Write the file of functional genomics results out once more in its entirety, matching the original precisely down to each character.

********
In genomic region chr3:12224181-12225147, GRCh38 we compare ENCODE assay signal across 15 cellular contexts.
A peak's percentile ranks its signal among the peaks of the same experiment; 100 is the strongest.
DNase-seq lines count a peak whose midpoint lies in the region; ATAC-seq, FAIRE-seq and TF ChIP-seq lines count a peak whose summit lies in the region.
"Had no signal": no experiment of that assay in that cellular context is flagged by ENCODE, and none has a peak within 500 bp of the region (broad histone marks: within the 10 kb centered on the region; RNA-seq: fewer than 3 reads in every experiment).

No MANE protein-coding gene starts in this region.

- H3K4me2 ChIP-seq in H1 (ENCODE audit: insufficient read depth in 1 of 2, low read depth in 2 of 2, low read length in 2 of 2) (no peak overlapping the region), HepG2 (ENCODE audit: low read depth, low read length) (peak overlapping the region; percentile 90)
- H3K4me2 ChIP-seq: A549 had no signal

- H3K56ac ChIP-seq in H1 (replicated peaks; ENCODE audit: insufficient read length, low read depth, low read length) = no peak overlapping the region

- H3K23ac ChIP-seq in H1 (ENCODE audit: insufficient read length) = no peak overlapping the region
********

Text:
In genomic region chr3:12224181-12225147, GRCh38 we compare ENCODE assay signal across 15 cellular contexts.
A peak's percentile ranks its signal among the peaks of the same experiment; 100 is the strongest.
DNase-seq lines count a peak whose midpoint lies in the region; ATAC-seq, FAIRE-seq and TF ChIP-seq lines count a peak whose summit lies in the region.
"Had no signal": no experiment of that assay in that cellular context is flagged by ENCODE, and none has a peak within 500 bp of the region (broad histone marks: within the 10 kb centered on the region; RNA-seq: fewer than 3 reads in every experiment).

No MANE protein-coding gene starts in this region.

- H3K4me2 ChIP-seq in H1 (ENCODE audit: insufficient read depth in 1 of 2, low read depth in 2 of 2, low read length in 2 of 2) (no peak overlapping the region), HepG2 (ENCODE audit: low read depth, low read length) (peak overlapping the region; percentile 90)
- H3K4me2 ChIP-seq: A549 had no signal

- H3K56ac ChIP-seq in H1 (replicated peaks; ENCODE audit: insufficient read length, low read depth, low read length) = no peak overlapping the region

- H3K23ac ChIP-seq in H1 (ENCODE audit: insufficient read length) = no peak overlapping the region